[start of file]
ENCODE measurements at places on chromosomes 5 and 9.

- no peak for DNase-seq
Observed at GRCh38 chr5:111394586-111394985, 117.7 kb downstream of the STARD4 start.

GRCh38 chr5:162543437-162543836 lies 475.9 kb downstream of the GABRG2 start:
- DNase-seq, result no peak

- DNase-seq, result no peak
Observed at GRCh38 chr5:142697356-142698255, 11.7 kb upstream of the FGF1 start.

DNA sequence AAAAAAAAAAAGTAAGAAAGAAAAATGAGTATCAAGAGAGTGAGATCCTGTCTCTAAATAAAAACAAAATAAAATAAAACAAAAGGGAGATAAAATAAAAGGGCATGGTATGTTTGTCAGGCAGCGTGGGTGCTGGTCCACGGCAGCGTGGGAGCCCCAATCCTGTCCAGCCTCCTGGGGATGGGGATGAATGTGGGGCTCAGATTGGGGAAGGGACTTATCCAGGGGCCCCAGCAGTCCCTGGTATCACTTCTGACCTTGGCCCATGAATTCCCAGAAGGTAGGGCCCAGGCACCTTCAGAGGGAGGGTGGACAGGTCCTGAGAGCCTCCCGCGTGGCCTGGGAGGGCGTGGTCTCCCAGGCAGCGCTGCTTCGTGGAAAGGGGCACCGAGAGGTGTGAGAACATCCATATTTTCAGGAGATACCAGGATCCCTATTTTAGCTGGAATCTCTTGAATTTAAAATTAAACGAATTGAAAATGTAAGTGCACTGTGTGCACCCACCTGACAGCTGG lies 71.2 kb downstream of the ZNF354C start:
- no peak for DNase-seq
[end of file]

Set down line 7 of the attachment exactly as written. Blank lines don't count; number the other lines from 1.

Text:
Observed at GRCh38 chr5:142697356-142698255, 11.7 kb upstream of the FGF1 start.